Wednesday, May 18, 2011

No Ordinary Family "No Ordinary Animal" Review

It's been more than two months since I wrote about No Ordinary Family. In my March 1 review of "No Ordinary Love," I anticipated the series would return in April with six new episodes. The series ended forever on April 5 so I was wrong. The next new episode aired on March 22 then ABC burned the penultimate episode on a Saturday night at 10PM. I abandoned the series in March and early April because of family matters.

I didn't watch "No Ordinary Animal" until a few weeks ago. Halfway through the episode, I became annoyed and turned the episode off. I finally returned to the episode this morning, knowing that I only needed to watch twenty more minutes. The episode dealt with the consequences of Stephanie injecting the serum into Lucas. He became an animal. Mrs. X ordered him to kill anyone with super powers (I think). For most of the episode, Lucas attacked various people. The Powells investigated who could be behind the attacks. Stephanie suspected it was the man she used the serum on to prove her loyalty and trust to Dr. King. Things became personal when Lucas attacked Stephanie and she became infected. A big fight between Jim and Lucas happened. Lucas went to jail. The focus switched to saving Stephanie's life. Jim brought her to King, who used serum to counteract the infection. King warned that the injection would have side-effects. Of course, it does and Stephanie somehow runs into the future. How's that for lazily summarizing the A story?

I expected Lucas to grow into a villain. The character had potential because of Stephanie's relationship to the monster that she created; however, this is No Ordinary Family. Whenever a shred of potential existed for the story, Feldman seemingly shot it down in the writer's room. Mrs. X is a threat but her connection with the Powells is non-existent. Dr. King's nothing more than a bit player now in the grand scheme of the narrative. The writers could've explored themes found in Firefly's "Bushwhacked." Doc Jensen eloquently expressed the theme of that episode: people and their responsibility to others in catastrophic situations. I would've been interested in Steph's internal struggle because she's responsible for his new nature. I remember, though, that Jim and Steph killed a villain earlier in the episode with zero consequences. Through Jim, NOF removes blame from Stephanie. Jim tells Lucas that serum enhances the core of one's essence of being (now he didn't use the words...instead he said 'you were always an animal...that's what yo momma said...this show deserved cancellation). Jim's line suggests that Lucas is inherently evil. The line discards the notion of free will and suggests a kind of determinism in the evil characters in the series. It's problematic and frustrating. In the 18th episode, though, it's silly for me to expect complex, well-written villains.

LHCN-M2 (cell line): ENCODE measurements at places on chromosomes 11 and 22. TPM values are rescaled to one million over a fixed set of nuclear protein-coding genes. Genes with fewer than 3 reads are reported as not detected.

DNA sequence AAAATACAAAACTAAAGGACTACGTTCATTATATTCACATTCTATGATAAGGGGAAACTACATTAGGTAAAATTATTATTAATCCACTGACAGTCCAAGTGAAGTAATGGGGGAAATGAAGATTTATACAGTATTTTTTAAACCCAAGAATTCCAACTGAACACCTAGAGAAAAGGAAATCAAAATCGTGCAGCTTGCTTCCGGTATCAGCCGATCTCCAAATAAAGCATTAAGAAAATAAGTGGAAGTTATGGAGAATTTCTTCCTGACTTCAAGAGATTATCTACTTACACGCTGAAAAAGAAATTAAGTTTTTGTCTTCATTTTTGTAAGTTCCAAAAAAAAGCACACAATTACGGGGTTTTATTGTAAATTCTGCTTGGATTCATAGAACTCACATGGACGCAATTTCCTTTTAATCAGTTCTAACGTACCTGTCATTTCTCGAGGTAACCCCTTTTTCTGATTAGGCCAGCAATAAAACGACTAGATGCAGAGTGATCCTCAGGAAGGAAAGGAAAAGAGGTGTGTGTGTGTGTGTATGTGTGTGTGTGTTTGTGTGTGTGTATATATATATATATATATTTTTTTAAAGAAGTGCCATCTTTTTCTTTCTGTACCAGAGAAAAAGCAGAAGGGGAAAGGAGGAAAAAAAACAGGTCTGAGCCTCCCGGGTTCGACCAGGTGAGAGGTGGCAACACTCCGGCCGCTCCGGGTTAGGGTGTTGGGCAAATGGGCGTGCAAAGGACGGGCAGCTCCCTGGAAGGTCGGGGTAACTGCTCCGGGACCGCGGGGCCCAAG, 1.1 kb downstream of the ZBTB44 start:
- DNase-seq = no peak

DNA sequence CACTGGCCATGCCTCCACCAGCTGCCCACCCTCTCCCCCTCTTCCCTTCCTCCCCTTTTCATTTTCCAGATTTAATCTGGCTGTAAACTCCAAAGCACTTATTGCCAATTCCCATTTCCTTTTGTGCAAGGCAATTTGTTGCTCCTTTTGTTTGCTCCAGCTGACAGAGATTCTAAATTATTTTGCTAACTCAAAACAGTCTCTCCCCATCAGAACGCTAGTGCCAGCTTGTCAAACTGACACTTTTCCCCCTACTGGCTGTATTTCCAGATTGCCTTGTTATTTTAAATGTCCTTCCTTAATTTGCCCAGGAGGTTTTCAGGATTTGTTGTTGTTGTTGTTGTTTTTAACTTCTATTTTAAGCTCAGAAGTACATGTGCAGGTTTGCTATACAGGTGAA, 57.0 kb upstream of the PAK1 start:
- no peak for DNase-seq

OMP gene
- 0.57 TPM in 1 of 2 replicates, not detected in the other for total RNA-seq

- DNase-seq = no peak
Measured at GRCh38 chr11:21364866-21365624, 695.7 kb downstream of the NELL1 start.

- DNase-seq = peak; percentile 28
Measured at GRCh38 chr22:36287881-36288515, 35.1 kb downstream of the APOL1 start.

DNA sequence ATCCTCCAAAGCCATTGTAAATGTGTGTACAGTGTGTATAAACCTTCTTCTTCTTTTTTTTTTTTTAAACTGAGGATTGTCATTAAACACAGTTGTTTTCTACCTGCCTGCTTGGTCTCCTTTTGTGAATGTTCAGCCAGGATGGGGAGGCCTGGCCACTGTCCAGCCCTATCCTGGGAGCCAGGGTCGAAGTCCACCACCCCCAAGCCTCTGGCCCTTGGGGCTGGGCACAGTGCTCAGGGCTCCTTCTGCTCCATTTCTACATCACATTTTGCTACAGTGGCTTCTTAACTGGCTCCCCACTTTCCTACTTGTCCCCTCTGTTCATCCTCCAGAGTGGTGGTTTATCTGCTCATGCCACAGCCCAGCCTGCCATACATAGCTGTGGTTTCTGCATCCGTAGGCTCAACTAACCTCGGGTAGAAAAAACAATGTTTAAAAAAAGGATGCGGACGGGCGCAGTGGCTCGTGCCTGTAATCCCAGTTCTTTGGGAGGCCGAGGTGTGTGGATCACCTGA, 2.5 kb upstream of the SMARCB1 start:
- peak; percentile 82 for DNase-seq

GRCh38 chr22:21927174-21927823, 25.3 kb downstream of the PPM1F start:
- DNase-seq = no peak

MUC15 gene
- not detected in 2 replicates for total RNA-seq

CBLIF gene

Meanwhile, Chris and Daphne ditched school. Chris convinced his girlfriend to use her powers to manipulate the minds of the faculty members who tried to discipline them. Daphne listens to her boyfriend. Sometime between the concert and her fun with Lucas, the girl came to her senses and decided that maybe Chris shouldn't influence her to mis-use her powers. Daphne suggests the two take a break. The couple went from a nice story in episode seventeen to a break-up in the following story. I thought their story in "No Ordinary Love" worked as a commentary on the importance of truth in a relationship and the importance of a supportive spouse. Apparently not. Daphne actually broke up with Chris after she read Mr. Litchfield's mind and discovered that getting the equation was the difference between his life or death. Speaking of the equation,, we learned that Dr. King and Mrs. X plan on using the equation to make the powers permanent in the supers. They won't succeed.

"No Ordinary Animal" briefly flirts with the idea that Katie gained superpowers somehow. When Lucas tries to attack her, she uses her mind to throw the dude across the neighborhood. It turns out that she's pregnant with Sylar II's baby. Usually, pregnancy arcs annoy me; however, the series has been cancelled so it doesn't bother me.

Zak Estrin and Jon Harmon Feldman wrote the episode. Greg Beeman directed it. I plan on writing about "No Ordinary Future" Saturday and the series finale on Tuesday. I'm following the final broadcast schedule for NOF for no reason, really.

The Everwood Season 1 re-watch begins tomorrow in The Foot. Tell your friends.


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About The Foot

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Originally, I titled the blog Jacob's Foot after the giant foot that Jacob inhabited in LOST. That ended. It became TV With The Foot in 2010. I wrote about a lot of TV.